While some people can’t and won’t accept accountability for their online identities, grassroots groups and professionals are on the rise to not only make people responsible for their online selves, but to protect the people who are affronted by their actions. It is groups and companies like these, in addition to changing legal statures, that anonymous online trash talk may be regulated to the acceptable social norms of today’s society.

“Law of the Game on Joystiq: No Freedom of Trash Talk”
Law of the Game on Joystiq is an online column that discusses legal issues related to video games. A June 2008 column discusses First Amendment rights and the online gaming world. When a gamer makes a comment that others may find derogatory and offensive, someone else will comment and censor them, and the gamer in questions replies that it is their First Amendment right to the freedom of speech. However, according to Mark Methenitis, an online gamer and licensed attorney, “any claim to freedom of speech being abridged online in the forums we’re discussing isn’t by act of government” (Methenitis). Digital property is akin to private property; since freedom of speech is limited on private property, that right is also limited on online forums. Additionally, online service providers, such as Xbox, are held accountable for their users’ speech. Regulation of their users’ speech is thus within their own rights and supersedes the right of the gamers.
In 2007, a college gamer at Frostburg State University was playing “Call of Duty 4” when he began telling other gamers that he was going to “’shoot up the school’” through his headset, going into great detail about the shooting(Haas). Another gamer, who was in the same match, took the threat seriously and called the police. After an extensive search, the police arrived at his dorm and arrested him. At the time of the article, the gamer was suspended and was charged with two misdemeanor counts (Haas). The student denied that he was going to shoot up a school and there were no weapons found in his room. It seemed like the student was simply caught up in the action of the video game.
This example demonstrates how users themselves regulate the speech and actions of the online identities of others users. It shows that people can take verbal threats seriously and pursue legal action against the person responsible. Their actions force others to become accountable for what they say online. In this instance, online accountability is enforced by other users.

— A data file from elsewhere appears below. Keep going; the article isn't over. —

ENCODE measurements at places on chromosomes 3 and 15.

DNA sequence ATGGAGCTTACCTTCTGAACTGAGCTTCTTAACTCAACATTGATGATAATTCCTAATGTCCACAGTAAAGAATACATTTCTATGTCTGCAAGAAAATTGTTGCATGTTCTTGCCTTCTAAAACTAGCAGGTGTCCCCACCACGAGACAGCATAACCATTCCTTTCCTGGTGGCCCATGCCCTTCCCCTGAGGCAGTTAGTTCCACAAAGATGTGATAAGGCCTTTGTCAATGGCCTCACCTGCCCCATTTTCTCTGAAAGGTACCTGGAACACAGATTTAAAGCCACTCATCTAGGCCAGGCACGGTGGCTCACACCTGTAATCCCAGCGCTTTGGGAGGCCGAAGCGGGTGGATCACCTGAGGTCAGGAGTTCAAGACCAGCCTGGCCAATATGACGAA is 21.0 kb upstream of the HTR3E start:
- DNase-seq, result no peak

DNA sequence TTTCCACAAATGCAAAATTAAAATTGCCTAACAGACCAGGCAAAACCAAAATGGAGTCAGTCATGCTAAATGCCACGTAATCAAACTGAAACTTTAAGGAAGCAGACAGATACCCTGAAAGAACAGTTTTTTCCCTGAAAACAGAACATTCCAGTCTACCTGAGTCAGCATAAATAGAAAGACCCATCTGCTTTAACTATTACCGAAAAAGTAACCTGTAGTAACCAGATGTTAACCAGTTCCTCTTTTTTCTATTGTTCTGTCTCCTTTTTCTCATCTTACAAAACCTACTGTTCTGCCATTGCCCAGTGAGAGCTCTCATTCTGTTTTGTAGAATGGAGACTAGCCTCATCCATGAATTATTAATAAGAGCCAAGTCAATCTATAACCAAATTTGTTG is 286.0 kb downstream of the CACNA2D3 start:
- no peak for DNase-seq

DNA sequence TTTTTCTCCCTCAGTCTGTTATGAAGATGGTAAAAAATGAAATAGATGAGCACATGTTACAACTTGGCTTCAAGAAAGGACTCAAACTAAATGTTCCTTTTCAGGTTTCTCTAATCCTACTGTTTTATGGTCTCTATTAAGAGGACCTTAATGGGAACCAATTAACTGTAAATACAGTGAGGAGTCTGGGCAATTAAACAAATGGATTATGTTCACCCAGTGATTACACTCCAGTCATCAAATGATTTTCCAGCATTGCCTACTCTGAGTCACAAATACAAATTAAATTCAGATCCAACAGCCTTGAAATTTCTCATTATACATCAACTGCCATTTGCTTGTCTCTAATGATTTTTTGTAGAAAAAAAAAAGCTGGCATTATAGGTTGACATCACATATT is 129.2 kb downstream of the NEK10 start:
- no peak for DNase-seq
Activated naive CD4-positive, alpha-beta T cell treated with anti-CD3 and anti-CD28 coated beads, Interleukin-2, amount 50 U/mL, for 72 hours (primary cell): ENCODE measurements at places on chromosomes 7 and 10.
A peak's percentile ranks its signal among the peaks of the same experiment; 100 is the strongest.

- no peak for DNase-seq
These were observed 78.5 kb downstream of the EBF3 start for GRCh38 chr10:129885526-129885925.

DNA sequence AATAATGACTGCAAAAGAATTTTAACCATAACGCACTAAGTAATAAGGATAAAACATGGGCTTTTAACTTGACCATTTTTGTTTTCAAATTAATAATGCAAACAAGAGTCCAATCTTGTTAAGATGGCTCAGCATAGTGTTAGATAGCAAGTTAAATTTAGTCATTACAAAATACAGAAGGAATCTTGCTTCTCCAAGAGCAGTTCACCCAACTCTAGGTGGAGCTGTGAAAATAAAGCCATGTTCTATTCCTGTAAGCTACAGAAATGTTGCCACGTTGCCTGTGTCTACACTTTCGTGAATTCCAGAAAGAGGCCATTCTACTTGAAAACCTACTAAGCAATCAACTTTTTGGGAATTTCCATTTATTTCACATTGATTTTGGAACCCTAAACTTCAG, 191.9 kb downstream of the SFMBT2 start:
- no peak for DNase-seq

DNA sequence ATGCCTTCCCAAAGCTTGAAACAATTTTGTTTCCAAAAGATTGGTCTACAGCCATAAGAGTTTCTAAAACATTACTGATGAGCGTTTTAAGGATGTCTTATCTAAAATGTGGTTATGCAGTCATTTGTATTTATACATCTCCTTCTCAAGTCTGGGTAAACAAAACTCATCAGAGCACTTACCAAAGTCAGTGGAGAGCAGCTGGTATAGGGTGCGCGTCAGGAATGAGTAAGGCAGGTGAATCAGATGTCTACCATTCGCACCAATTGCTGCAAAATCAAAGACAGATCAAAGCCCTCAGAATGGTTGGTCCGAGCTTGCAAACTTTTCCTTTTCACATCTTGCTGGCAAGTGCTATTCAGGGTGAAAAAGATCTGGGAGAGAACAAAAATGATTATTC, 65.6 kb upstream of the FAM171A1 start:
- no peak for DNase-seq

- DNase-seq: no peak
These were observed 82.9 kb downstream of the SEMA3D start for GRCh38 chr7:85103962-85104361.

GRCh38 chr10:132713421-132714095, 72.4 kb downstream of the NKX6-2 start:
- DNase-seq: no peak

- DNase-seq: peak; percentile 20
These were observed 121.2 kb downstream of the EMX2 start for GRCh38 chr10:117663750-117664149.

Conclusion
Regulating online speech has grown to become a big issue in society today. This has become especially big since the digital generation is not only growing up, but growing big. Online anonymity and accountability is no longer the problem of college students and young professionals, but of teenagers and pre-pubescent children. More and more people are becoming digital natives; the bigger the group, the bigger the capacity for issues, such as speech regulation and online anonymity, arise. Regulating online speech, thus online identities, is managed by a variety of factors. The norms and mores concerning online speech and identities are becoming more managed due to personal accountability, whether it is forced by outside organizations, legal actions, or other users in the community.

Works Cited

Feldman, Megan. “Why Are Nice, Normal Girls Getting Bullied Online?”Glamour. March
2010.

Haas, Peter. “Online Trash-talking Leads to Arrest.” Blend Games. Web. 15 December 2007.
http://www.cinemablend.com/games/Online-Trash-talking-Leads-To-Arrest
7794.html.

LaSalle, LuAnn. “Court Case Should Chill Anonymous Bloggers.” Telegraph-Journal.
Web. 26 August 2009. http://telegraphjournal.canadaeast.com/magazine/article/771993.

Methenitis, Mark. “Law of the Game on Joystiq: No Freedom of Trash Talk.” Joystiq.
Web. 25 June 2008. http://www.joystiq.com/2008/06/25/law-of-the-game-on
joystiq-no-freedom-of-trash-talk/.

Own What You Think. Web. http://www.ownwhatyouthink.com/index.html.

ReputationDefender. Web. http://www.reputationdefender.com/company.